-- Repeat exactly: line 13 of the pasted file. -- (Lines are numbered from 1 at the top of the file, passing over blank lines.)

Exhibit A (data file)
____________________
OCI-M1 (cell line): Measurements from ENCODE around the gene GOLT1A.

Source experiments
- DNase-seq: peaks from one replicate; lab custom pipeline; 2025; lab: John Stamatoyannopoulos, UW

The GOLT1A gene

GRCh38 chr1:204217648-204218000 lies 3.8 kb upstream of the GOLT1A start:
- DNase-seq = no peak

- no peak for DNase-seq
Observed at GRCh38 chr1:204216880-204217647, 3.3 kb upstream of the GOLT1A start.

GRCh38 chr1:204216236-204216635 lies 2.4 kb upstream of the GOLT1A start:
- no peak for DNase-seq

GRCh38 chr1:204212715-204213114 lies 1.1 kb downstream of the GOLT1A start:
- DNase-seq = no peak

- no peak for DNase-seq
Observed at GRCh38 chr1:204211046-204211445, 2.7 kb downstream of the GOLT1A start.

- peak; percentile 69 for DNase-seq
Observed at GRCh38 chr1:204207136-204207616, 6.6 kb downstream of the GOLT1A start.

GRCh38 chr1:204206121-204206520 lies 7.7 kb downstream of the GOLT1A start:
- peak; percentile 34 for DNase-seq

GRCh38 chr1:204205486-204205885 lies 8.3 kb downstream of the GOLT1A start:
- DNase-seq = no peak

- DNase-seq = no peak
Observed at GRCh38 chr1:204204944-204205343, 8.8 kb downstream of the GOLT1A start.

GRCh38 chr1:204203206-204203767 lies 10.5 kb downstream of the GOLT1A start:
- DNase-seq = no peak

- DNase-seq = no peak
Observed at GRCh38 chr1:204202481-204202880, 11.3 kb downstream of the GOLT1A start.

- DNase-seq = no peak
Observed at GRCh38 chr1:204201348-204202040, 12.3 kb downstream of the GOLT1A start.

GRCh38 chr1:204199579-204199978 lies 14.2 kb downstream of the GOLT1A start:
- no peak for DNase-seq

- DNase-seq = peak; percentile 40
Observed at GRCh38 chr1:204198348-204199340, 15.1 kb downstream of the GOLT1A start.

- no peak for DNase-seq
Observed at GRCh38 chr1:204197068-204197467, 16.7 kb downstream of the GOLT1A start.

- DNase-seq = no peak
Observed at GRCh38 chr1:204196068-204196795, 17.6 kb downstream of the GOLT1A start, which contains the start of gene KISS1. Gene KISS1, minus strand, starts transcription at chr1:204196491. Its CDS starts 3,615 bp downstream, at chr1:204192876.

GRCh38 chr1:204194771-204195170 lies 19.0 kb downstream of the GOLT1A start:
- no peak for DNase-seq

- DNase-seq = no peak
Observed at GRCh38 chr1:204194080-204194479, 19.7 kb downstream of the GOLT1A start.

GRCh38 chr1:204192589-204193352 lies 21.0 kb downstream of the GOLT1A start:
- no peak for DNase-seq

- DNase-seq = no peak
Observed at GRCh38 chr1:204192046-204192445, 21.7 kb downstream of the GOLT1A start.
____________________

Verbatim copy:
- no peak for DNase-seq